The State Wildlife Action Plan lists 15 - 25 high priority grassland bird species, in addition to other high priority wildlife, in each of these prairie ecoregions of Texas.
Game wildlife species that depend on native prairies and grasslands as habitat will also benefit from prairie conservation. These species include Bobwhites (Colinus virginianus), Scaled quail (Callipepla squamata), Rio Grande turkeys (Meleagris gallapavo), Eastern Wild Turkey (Meliagris gallopavo sylvestris), and Mourning doves (Zenaida macroura).
Other prairie wildlife that will benefit from this program includes the threatened Texas horned lizard (Phrynosoma cornutum) and small mammals such as the Gulf Coast hog-nosed and eastern spotted skunks. Parkhill Prairie Crayfish (Procambarus steigmani), an endangered prairie species recently discovered, will also benefit.
To save the grassland birds and other prairie wildlife, we need to protect existing and restore additional grassland bird and other wildlife habitat: the tallgrass prairie.
Protecting beautiful native Texas prairie plants and critically imperiled native plant communities: The main plant communities of Texas’ tallgrass prairies are highly threatened. These native plant communities include native plants such as Little Bluestem, Big Bluestem, Eastern Gamagrass, Brown-seed Paspulum, and Yellow Indiangrass, and are ranked with a Global Conservation Status of G1 - Critically Imperiled to G2 - Imperiled, the most threatened conservation rankings. These conservation rankings mean the native plant communities are at high to very high risk of extinction due to few populations, steep declines, or other factors [NatureServe]. TPWD also states that all four major native prairie plant communities are rare (critically imperiled or imperiled). The Texas Organization for Endangered Species (TOES) ranks most tallgrass prairie natural communities as Type I (Endangered) or Type II (Threatened).
In addition, the highly diverse set of native plants (including beautiful native prairie flowers) that once dominated the Texas tallgrass prairies in these native plant communities are now rare. The perennial prairie flowers that once covered the tallgrass prairies of Texas with swaths of incredible color are disappearing, leaving our state poorer in both beauty and natural diversity. Native prairie remnants have been measured to include hundreds of species of native plants.
Reducing global warming via carbon sequestration and increasing energy independence via prairie biofuels: Recent studies have found diverse native prairie plantings sequester large amounts of carbon (4.4 megagrams per hectare per year for the first 10 years, followed by 3.3 megagrams per hectare per year thereafter) while also being the highest energy and lowest input cellulosic biofuel source [Tilman, Hill, and Lehman. Science Vol 314. Carbon-Negative Biofuels from Low-Input High-Diversity Grassland Biomass] and being far better for the environment than corn grain ethanol or soybean biodiesel; attributes that could ultimately lead to financial incentives for landowners in the effort to mitigate climate change while also benefiting conservation of native wildlife and plant communities. Protecting local Texas ecotypes of native prairie plant seed sources are needed to create these diverse native prairie plantings.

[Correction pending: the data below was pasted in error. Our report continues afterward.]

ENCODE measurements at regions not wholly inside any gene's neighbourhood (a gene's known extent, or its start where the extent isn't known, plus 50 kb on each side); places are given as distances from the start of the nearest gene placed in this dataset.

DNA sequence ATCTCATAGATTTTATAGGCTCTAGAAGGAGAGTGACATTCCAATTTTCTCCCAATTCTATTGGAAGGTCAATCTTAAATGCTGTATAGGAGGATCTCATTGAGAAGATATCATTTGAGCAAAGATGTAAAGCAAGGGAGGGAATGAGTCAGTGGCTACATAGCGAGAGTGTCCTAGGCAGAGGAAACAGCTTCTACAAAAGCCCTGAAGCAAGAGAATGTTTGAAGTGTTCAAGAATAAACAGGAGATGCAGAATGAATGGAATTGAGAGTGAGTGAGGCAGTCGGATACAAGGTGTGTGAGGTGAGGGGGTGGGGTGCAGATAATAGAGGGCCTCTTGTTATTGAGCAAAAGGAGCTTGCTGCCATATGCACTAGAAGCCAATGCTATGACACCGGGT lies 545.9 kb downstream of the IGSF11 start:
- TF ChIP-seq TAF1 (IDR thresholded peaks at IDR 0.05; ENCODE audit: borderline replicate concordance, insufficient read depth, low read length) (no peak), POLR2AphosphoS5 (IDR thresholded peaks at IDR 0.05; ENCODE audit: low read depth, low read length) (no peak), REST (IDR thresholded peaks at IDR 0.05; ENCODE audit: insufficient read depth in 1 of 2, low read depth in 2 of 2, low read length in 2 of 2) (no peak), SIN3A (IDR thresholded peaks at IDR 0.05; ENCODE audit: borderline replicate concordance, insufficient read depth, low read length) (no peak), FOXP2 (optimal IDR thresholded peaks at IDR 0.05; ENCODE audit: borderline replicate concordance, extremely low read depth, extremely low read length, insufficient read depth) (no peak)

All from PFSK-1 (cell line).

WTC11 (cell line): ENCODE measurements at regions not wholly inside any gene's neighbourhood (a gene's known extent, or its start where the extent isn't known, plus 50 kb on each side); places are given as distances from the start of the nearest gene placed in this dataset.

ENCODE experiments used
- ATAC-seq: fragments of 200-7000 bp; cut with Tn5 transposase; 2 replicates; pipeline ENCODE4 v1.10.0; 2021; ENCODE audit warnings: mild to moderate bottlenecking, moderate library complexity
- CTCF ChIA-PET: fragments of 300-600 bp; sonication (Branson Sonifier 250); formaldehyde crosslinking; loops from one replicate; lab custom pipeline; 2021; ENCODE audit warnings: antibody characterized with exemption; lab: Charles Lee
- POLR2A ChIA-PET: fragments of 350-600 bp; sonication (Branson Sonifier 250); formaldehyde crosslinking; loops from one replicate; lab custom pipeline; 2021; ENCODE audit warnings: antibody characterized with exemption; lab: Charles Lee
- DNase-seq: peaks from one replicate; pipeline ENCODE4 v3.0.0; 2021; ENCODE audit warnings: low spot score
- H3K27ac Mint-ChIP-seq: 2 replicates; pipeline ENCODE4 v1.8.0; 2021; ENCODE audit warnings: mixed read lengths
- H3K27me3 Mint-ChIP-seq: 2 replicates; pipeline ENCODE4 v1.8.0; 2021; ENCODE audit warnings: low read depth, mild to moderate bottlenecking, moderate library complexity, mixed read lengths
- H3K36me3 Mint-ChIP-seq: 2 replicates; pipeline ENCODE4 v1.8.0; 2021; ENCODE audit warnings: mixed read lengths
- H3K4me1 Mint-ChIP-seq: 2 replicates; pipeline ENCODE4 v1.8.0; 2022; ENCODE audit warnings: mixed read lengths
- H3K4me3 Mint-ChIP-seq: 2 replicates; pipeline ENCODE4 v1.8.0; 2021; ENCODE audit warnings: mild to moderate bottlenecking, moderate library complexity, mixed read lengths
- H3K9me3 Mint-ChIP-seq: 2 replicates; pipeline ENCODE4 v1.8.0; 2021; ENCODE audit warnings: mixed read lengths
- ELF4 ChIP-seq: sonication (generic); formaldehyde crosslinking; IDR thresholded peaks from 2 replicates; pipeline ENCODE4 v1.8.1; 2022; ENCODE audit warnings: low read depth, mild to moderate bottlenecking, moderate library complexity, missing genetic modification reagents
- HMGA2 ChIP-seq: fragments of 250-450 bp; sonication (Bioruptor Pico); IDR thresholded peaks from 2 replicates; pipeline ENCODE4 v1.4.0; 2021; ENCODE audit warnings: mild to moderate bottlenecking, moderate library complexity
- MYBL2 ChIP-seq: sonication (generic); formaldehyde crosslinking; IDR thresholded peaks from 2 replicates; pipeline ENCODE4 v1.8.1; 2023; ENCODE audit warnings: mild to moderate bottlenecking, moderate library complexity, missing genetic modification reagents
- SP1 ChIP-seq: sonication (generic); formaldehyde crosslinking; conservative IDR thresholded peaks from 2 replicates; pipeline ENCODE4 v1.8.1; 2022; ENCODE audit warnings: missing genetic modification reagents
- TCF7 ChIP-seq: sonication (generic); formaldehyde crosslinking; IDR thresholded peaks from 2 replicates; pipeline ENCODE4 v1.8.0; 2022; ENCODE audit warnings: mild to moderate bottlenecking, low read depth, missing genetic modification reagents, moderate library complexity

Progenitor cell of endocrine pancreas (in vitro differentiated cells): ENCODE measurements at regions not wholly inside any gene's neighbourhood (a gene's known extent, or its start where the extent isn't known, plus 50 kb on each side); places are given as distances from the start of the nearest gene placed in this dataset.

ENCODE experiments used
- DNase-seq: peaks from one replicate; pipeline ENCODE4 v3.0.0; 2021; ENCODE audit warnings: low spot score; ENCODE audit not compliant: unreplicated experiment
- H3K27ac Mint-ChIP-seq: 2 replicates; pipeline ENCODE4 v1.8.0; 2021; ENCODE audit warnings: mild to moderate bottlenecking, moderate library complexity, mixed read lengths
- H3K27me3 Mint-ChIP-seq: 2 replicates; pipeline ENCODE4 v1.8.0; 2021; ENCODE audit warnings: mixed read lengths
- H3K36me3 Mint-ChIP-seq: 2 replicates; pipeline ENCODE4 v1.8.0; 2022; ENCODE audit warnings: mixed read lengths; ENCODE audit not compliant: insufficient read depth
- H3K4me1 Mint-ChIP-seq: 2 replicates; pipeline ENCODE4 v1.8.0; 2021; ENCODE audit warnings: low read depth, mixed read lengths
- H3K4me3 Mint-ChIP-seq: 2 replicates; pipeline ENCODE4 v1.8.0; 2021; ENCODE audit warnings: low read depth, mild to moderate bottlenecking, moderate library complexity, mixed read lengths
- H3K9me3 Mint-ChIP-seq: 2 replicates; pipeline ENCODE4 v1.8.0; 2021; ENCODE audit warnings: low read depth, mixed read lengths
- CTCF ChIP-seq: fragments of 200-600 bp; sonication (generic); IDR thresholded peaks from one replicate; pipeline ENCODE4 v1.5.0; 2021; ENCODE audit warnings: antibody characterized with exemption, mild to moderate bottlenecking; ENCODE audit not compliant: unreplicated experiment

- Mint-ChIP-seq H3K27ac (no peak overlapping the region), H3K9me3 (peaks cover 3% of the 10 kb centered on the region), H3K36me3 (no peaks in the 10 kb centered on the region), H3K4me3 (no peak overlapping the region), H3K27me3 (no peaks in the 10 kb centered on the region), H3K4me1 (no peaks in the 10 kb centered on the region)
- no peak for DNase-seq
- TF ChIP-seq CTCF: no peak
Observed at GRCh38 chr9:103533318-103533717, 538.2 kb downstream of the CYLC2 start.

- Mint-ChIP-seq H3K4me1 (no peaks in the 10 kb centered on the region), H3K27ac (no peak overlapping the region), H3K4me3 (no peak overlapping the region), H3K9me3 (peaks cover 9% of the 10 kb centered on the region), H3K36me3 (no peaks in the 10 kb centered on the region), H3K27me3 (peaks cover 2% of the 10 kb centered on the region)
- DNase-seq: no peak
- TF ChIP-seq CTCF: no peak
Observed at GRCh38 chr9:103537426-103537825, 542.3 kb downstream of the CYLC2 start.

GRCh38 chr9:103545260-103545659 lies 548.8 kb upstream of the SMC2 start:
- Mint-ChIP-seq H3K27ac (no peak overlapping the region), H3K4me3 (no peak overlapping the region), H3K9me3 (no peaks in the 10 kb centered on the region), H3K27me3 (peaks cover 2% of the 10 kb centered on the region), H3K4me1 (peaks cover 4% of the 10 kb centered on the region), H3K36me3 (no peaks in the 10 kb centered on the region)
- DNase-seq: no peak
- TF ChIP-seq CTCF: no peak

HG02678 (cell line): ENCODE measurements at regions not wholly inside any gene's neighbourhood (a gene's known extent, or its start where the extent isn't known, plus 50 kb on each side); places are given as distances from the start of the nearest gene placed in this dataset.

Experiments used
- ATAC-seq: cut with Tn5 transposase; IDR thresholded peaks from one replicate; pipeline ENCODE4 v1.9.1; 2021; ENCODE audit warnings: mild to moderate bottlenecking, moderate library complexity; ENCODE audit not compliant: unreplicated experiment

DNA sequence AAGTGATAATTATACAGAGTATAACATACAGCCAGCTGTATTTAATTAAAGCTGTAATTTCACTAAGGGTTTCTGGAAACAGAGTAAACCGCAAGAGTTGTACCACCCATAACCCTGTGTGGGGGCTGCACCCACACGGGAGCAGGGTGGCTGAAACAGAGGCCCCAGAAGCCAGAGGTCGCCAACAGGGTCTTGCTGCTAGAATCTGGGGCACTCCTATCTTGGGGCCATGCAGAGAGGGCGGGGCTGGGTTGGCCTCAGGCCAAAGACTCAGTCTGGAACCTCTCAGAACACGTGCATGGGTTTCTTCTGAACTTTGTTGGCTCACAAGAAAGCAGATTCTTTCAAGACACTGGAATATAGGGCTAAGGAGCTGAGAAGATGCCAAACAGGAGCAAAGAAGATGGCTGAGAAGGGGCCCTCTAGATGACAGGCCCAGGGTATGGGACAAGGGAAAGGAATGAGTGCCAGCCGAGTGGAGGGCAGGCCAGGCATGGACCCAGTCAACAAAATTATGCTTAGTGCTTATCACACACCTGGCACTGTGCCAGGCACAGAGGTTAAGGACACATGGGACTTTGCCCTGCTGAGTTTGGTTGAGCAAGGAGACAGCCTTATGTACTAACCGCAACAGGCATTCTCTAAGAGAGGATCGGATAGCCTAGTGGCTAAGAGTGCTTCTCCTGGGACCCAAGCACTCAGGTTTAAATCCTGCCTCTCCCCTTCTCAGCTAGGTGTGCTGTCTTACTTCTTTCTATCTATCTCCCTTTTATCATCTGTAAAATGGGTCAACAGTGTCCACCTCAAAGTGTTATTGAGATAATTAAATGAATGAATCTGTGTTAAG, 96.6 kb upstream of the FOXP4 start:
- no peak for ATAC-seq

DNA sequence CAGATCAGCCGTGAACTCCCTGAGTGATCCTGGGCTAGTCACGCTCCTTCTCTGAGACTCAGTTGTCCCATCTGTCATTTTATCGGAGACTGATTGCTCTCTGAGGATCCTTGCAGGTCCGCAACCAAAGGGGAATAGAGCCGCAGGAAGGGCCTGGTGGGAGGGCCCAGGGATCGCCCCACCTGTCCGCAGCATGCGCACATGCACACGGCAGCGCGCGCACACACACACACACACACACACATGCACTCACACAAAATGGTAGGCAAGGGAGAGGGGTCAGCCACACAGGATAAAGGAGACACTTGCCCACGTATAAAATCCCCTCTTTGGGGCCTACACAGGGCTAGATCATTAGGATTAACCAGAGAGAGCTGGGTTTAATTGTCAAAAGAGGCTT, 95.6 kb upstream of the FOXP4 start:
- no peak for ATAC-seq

Acting as local seed sources and models for prairie restoration and biofuel native prairie plantings: The location and protection of prairie remnants is also needed for restoration of land to return it to prairie so the amount of prairie habitat can be increased (both new restorations and restoring land around existing prairie remnants to increase the size of the remnant prairies). Local ecotype native plant seed sources are needed for successful prairie restorations, and local examples of prairies are needed to serve as models of the local plant communities as a target for restoration. Protection of prairie remnants is needed to meet this goal, and location of prairie remnants is the first important step.
Providing educational opportunities, open space, and nature exposure for all Texans (children and adults): The identification and protection of tallgrass prairie remnants will provide the public and schoolchildren examples of what the natural world should look like where they live in the tallgrass prairie. They will be able to learn about Texas’ tallgrass prairie heritage and learn about prairie plants, bison, grassland birds, and other prairie wildlife, in addition to learning about the history of humans and the prairie (Native Americans and European settlers). Prairie, with beautiful native prairie flowers and grasses, is high quality open space and efficiently provides both open space and conservation benefits simultaneously.
In summary, protection of existing tallgrass prairie remnants, restoration of tallgrass prairie, education and advocacy for tallgrass prairie conservation and restoration, and prairie landowner outreach and assistance are vital to water quality and the native plant communities, grassland birds, and other wildlife within the tallgrass prairie regions of Texas